I finally remembered to ski

Taking a weekday off to go skiing is one of the more underrated perks of working a flexible schedule around D.C. So I enjoyed it Tuesday for the first time since 2015.

When I started freelancing, that was not the plan. Even at the Post, I was able to carve out a personal day a year for the short drive to one of the two closest ski areas, Ski Liberty (about an hour and 15 minutes away) or Whitetail (roughly an hour and 40).

But parenthood, not getting paid unless I write something and the mid-Atlantic’s increasingly chaotic winters confined my skiing in 2016 and 2017 to my neighborhood–courtesy of snow storms that left just enough accumulation for me to break out my already-trashed cross-country skis.

This season’s scant snowfall has lent no hope of even that. But last weekend, I saw that the forecast called for temperatures in the 30s Tuesday–an appointment-free day. I worked for a couple of hours that morning, grabbed my skis, boots and poles, enjoyed the unlikely driving pleasure of a traffic-free Beltway and I-270, and was on the chairlift at Liberty by noon.

Yes, the only snow in sight had been shot out of machines, and 620 feet of vertical goes by quickly. But with no lift lines in sight either, I could easily get get in seven runs an hour. It felt fantastic to realize that the years off hadn’t left me too rusty, test myself on the most difficult runs, then catch a little air coming off bumps. For a day when I would have been happy merely to avoid injuring myself or others, that was pretty great.

After three hours and change with only brief pauses to check my e-mail (of course), I headed back and once again felt spoiled by my commute. Even after sitting in some Beltway congestion, I pulled into our driveway by 5:10, leaving plenty of time to savor the pleasant soreness of this overdue workout. And to wonder what had gone wrong with my priorities the last two winters.


I miss skiing

This has been an oddball winter in Washington, on account of the nearly complete absence of snow. But it has been too typical in another respect: Once again, I’m doing a horrible job of propping up the skiing industry.

View looking uphill from Ski Liberty's chairliftBack in the pre-parenthood era, I had the opposite problem. Between day trips to the handful of places sufficiently nearby (one of D.C.’s less-obvious virtues is having the closest hill, Ski Liberty, less than an hour and a half away), long weekends in West Virginia and at least one trip a year to Colorado, Utah or some other faraway place with Real Mountains, I was spending serious money. Even without having to rent equipment.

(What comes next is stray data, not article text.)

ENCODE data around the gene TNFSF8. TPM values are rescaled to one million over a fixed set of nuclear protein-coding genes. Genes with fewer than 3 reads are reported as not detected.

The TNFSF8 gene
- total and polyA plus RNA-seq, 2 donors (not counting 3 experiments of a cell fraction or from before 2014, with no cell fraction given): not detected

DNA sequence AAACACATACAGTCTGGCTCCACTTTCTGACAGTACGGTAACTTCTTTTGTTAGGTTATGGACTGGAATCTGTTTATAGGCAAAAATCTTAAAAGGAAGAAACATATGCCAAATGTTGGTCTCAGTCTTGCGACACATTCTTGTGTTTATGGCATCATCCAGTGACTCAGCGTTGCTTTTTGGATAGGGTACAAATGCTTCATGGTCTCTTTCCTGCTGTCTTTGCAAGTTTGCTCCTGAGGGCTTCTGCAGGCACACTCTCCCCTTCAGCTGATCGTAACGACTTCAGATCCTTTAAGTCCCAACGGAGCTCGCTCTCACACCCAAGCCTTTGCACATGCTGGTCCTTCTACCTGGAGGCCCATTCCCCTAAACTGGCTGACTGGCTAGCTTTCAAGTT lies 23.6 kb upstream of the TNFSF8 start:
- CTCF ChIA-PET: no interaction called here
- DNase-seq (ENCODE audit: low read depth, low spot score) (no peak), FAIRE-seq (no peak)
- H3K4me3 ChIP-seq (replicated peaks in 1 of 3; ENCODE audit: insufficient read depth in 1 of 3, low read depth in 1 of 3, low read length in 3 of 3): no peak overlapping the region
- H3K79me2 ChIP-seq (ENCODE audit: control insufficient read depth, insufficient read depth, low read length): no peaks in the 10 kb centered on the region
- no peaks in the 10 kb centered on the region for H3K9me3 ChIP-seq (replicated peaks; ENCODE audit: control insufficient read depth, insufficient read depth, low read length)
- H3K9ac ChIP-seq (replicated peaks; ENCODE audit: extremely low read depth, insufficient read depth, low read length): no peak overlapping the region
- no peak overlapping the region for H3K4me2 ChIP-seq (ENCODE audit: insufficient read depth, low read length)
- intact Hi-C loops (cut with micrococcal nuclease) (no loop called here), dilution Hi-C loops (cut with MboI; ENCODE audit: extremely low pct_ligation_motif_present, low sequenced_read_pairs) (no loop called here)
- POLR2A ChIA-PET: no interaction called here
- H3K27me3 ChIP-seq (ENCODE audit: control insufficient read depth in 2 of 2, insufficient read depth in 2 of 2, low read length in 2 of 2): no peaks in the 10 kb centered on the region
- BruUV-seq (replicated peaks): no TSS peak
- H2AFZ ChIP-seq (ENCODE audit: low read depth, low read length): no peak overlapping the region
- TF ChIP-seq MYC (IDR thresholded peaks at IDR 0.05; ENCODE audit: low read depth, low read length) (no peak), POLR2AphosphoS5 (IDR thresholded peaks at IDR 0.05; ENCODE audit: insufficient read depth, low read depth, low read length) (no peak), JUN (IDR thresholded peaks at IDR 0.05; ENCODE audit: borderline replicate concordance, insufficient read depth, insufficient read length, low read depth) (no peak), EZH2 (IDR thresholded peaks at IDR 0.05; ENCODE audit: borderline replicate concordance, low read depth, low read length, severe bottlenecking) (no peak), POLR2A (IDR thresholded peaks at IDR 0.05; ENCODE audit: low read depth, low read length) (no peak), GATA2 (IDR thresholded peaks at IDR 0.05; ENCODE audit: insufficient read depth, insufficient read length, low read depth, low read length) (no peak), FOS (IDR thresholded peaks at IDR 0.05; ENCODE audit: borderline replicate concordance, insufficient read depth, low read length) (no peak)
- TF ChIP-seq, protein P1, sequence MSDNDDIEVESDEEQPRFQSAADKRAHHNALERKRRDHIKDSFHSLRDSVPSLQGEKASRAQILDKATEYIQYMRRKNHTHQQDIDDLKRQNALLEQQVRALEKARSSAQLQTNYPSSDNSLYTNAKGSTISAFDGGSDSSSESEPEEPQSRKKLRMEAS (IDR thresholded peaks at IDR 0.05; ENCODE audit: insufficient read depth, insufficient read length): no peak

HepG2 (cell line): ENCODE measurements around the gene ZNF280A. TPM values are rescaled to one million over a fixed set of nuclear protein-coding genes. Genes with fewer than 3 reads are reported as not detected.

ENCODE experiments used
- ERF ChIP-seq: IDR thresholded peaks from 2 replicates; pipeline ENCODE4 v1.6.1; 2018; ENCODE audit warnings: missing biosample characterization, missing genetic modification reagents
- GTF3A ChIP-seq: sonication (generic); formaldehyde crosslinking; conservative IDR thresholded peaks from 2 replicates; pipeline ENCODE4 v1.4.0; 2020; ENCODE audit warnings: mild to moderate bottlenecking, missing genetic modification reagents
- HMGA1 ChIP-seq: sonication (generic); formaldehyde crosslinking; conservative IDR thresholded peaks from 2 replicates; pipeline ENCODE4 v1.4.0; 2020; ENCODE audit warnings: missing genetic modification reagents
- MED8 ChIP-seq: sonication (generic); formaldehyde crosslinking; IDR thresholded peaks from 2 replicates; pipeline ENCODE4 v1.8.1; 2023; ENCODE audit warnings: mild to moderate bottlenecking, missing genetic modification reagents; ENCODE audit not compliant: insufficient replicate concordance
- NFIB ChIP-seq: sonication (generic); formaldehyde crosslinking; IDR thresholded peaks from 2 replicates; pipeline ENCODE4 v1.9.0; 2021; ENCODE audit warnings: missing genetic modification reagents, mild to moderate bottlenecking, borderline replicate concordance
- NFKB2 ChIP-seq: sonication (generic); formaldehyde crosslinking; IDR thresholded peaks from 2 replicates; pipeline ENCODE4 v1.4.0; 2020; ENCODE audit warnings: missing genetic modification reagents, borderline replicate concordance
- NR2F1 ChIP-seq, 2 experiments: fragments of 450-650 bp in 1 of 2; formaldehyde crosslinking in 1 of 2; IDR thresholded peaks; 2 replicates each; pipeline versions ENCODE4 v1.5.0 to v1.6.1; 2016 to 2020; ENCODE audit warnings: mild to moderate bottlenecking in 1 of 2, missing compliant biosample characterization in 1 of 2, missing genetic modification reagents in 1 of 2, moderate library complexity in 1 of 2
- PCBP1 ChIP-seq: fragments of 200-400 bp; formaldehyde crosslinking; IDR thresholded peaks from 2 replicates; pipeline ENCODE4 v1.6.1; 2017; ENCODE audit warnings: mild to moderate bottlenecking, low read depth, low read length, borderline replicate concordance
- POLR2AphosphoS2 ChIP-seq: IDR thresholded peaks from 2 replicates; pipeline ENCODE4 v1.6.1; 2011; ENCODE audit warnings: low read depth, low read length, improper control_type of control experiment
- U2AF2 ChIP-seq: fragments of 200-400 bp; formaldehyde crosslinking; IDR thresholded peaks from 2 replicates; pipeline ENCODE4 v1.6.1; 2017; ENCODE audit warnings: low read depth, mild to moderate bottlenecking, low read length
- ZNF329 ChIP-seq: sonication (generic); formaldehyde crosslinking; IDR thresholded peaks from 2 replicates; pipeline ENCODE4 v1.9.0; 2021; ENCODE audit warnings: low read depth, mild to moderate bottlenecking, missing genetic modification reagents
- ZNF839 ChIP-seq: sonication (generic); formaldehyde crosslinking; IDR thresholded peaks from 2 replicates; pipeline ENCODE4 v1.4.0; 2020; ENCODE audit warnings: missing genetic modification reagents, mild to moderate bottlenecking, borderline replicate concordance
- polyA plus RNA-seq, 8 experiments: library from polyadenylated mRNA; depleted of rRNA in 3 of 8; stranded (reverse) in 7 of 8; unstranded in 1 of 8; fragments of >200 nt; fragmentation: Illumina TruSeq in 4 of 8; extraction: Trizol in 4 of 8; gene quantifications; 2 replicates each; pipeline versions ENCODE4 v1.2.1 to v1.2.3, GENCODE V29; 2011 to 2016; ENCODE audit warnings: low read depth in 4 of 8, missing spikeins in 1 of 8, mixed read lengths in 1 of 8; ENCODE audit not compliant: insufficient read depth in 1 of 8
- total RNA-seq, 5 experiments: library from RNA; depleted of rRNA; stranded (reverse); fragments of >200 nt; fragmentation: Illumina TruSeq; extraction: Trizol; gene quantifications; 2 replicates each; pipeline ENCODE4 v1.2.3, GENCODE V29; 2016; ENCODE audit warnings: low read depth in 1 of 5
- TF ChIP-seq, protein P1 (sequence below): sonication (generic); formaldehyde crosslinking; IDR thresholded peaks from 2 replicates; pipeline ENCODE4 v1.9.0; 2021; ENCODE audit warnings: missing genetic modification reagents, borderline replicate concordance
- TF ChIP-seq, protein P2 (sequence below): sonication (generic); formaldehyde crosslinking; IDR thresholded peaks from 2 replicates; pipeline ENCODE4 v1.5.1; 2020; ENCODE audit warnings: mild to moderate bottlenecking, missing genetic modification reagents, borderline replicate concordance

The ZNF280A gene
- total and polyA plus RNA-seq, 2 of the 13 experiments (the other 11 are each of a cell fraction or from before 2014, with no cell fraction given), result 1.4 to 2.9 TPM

Having a baby put a stop to most of that. Instead of expecting to rack up 10 ski days a year, I was lucky to get in one or two–and none out of town.

In prior winters, I could at least count on the occasional blizzard giving me a chance to cross-country ski around the neighborhood. This year? Forget it.

Meanwhile, my ability to give myself an occasional day off to make that drive to one of the local hills has atrophied. It turns out that while freelancing from one’s home does let you dodge your responsibilities long enough to stage an efficient Costco run on a weekday morning, blowing off work for an entire day is no easier than in any other full-time job.

So it’s now been almost two years since my boots, skis and poles got any use. And it’s been almost a year since I last grabbed the cross-country skis for a tour of the neighborhood.

This is lame, and I’m not happy about it–especially not after reading this fine overview of nearby skiing options from my fellow Nats fan/victim William Yurasko. But as I type this, it’s 50 degrees outside with a high of 63 forecast tomorrow, and besides we already have a bunch of things on our schedule. Maybe next weekend?